Within this budget, you should plan to have extra money—not spending it all until there’s $0 left. By including some savings, you’ll always have something to fall back on if necessary, and saving your money is a good life practice in general. You do not want to go into debt because you were in the city and just couldn’t resist going into every store and buying a little something. Even if it’s not a shopping spree, every purchase counts toward that budget and could eat into your next meal or subtract from your rent—neither of which will end well for you. Plus, you never know when the unexpected could pop up. What if you get hurt and need to go to the hospital (even with insurance, this can cost you and your parents might not be able to take care of it immediately)? Or it’s late at night and you feel a little freaked out by your surroundings so want to take a cab home to be safe. Having extra for the unplanned for events will make you feel better and more prepared. Besides, having a big 0 staring at you is not going to make you feel good about surviving the rest of the summer on your own, no matter how pretty the new outfit or how awesome the new video game is.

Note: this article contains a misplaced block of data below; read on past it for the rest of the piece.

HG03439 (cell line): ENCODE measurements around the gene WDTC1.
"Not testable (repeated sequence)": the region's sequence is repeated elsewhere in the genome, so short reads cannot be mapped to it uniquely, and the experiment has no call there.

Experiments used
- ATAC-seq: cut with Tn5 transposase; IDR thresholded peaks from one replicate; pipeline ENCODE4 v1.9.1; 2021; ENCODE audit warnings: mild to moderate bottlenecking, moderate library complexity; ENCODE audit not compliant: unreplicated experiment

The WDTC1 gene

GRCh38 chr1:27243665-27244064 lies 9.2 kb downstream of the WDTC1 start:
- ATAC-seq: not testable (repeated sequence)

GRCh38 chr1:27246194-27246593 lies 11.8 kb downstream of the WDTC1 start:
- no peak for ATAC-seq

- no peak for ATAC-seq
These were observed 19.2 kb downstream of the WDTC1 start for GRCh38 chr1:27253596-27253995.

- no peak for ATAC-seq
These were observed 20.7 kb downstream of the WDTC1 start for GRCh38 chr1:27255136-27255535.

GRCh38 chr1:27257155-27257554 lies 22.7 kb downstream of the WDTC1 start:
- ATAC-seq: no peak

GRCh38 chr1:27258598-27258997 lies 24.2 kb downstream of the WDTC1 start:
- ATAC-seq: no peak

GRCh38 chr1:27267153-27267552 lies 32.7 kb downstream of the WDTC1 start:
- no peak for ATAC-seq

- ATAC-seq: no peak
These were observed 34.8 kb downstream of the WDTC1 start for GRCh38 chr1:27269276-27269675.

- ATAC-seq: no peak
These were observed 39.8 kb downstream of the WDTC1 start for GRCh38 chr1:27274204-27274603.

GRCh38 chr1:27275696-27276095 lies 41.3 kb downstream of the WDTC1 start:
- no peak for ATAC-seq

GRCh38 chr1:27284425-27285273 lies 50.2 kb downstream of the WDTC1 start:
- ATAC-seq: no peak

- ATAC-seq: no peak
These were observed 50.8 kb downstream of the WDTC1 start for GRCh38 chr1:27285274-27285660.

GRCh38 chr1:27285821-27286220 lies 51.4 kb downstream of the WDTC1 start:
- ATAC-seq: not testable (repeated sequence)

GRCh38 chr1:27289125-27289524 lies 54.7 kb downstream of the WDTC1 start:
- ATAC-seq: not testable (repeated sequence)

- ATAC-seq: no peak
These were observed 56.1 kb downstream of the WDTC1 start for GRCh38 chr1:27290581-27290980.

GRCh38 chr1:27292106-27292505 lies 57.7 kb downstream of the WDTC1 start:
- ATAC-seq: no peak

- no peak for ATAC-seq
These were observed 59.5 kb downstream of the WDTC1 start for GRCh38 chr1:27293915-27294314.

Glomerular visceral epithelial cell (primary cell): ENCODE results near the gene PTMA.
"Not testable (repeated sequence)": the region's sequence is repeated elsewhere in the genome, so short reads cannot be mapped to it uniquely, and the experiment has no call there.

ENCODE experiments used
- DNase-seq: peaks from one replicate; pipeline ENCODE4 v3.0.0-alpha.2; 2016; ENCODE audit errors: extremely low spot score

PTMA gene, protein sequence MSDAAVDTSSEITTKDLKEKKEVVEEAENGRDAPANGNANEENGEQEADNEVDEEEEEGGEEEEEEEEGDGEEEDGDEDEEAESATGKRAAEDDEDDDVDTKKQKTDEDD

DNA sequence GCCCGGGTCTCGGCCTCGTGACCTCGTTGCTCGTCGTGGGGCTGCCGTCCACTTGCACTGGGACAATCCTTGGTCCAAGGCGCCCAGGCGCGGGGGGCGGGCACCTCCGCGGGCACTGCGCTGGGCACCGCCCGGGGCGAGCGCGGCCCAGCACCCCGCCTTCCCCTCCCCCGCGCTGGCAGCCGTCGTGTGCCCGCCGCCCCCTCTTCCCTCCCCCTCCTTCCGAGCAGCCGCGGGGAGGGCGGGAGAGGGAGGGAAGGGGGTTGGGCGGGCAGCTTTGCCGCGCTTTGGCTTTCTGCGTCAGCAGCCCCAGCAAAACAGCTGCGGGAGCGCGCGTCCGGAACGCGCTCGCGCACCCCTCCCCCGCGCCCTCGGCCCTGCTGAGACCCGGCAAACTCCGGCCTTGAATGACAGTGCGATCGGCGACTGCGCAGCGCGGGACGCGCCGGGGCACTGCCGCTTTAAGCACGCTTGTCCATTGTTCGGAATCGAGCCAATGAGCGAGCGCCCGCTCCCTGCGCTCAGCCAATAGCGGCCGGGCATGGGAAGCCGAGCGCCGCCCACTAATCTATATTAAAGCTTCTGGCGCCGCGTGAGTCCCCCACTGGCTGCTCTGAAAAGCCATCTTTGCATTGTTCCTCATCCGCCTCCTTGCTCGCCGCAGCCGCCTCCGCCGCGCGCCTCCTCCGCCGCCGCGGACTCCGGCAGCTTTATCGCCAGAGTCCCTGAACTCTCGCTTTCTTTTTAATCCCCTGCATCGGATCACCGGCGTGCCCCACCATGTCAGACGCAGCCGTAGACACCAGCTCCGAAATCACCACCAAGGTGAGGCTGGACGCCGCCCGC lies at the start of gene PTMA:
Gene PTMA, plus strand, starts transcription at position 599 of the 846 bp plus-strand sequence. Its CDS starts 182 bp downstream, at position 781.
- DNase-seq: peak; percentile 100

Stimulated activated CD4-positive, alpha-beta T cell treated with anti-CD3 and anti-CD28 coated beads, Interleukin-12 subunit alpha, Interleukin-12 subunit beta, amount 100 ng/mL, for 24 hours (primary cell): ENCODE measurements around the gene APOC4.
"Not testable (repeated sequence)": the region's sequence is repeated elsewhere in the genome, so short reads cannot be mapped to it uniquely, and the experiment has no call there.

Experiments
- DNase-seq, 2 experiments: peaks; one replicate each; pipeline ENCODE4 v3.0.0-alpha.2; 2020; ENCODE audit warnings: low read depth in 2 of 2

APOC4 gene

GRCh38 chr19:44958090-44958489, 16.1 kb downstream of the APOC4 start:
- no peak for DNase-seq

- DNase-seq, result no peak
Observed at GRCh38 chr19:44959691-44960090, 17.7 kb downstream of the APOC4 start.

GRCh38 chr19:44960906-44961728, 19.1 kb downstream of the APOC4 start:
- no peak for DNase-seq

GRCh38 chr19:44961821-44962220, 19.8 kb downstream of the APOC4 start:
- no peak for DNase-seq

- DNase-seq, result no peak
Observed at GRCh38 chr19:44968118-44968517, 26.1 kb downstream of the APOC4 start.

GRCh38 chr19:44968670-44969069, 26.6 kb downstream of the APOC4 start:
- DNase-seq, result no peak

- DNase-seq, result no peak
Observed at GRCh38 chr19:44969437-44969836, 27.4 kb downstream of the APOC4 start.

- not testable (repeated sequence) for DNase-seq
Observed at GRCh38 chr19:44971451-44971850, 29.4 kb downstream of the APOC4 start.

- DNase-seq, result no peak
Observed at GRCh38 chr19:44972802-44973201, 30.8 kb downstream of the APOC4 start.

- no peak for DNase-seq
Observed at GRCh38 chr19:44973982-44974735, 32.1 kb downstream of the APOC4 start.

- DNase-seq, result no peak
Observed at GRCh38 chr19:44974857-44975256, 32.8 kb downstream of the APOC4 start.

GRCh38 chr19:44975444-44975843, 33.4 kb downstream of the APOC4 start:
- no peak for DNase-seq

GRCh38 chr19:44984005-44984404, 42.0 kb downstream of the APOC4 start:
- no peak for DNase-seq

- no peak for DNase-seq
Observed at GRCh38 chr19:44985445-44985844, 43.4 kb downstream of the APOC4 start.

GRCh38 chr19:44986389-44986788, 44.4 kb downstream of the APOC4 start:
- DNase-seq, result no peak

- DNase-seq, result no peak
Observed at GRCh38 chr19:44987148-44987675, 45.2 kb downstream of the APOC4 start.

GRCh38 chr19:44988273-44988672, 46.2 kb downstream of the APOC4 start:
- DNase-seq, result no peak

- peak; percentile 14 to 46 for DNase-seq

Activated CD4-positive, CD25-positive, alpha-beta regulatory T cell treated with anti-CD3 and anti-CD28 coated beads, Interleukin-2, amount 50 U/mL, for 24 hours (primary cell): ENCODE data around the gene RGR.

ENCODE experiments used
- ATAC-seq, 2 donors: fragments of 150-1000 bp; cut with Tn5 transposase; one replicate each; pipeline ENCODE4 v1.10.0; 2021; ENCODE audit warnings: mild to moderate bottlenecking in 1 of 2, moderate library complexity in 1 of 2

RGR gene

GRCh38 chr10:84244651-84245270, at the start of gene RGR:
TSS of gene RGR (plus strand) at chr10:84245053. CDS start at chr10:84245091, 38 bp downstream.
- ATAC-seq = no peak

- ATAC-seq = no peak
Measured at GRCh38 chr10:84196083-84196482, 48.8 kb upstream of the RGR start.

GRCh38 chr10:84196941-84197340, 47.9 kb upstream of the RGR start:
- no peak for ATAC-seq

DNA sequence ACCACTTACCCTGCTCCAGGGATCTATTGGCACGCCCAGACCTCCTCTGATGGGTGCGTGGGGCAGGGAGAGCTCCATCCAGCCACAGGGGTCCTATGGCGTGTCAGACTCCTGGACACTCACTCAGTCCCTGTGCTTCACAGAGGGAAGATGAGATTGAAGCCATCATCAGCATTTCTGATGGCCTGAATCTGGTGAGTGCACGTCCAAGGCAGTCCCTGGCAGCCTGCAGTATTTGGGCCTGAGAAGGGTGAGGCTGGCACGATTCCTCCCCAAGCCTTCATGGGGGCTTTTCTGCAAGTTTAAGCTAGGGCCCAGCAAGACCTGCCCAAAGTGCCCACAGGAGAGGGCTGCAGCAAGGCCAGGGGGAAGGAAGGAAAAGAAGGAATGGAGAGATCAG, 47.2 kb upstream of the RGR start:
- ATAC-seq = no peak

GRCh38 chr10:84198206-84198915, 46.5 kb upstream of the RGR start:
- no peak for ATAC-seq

Of course, you also need to think of the wants and needs. Obviously we all want a killer wardrobe and to go to an amazing concert, but we don’t need these things—you need clothes, duh, but not items that come with a $100 price tag. That doesn’t mean you can never splurge a little, but make sure you have room in your budget for it first. Keep your paycheck (if applicable) in mind and think about what you can actually afford to splurge on. If you already ate out several times this week and rent’s coming up, don’t tempt yourself with shopping trips No one said being frugal was easy, but to survive as an intern, sometimes we have to make sacrifices on the more fun aspects of life for a bit.

Saving money can be hard, especially with an itty bitty paycheck, but it can be done. If you’re serious about having money always available in the bank and not spending your summer entirely broke because you can’t stop spending, you need to carefully weigh your purchases. Buy groceries instead of dining out—you’ll save money and you’ll learn a lot of great dishes to prepare. Try not to buy new clothes or video games unless you really have the money to spare or actually need a new dress for a special work event. Don’t let yourself fall into debt because you decided to buy a new TV for your summer apartment. It isn’t worth it, and it’s better to get into good spending habits now so you’re prepared for when you’re alone in the future. Be strong, be smart with your money and try not to stress too much—it is summer after all.

Happy saving!

– ToonyToon